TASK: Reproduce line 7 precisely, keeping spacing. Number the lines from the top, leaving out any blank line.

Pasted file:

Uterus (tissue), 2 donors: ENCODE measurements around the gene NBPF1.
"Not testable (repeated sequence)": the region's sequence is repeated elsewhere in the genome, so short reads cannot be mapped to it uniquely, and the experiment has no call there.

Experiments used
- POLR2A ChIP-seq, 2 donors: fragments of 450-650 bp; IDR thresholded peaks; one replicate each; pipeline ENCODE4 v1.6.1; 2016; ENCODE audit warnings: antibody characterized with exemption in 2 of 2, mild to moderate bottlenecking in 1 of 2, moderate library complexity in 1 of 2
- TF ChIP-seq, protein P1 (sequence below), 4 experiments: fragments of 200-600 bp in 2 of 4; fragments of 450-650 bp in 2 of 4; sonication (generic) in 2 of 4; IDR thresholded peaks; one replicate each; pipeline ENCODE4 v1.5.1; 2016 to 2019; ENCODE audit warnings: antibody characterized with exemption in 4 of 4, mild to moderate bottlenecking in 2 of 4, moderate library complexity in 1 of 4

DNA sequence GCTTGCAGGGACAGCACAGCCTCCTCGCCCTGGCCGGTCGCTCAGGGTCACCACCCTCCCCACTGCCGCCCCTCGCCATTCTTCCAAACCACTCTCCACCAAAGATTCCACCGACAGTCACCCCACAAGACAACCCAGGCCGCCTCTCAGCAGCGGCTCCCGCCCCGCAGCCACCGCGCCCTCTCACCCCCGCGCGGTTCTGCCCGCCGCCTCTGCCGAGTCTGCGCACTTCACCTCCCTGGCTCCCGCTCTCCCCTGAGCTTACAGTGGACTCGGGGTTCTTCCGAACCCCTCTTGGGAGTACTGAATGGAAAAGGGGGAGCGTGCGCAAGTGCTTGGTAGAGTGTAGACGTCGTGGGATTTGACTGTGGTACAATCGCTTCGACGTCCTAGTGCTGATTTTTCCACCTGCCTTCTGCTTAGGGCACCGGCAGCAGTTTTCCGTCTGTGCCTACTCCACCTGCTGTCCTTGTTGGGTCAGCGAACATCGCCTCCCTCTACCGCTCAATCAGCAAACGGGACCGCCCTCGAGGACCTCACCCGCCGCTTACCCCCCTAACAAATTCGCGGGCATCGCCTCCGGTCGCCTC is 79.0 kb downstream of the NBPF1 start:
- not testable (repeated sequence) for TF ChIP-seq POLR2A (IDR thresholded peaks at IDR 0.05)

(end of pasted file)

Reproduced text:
- not testable (repeated sequence) for TF ChIP-seq POLR2A (IDR thresholded peaks at IDR 0.05)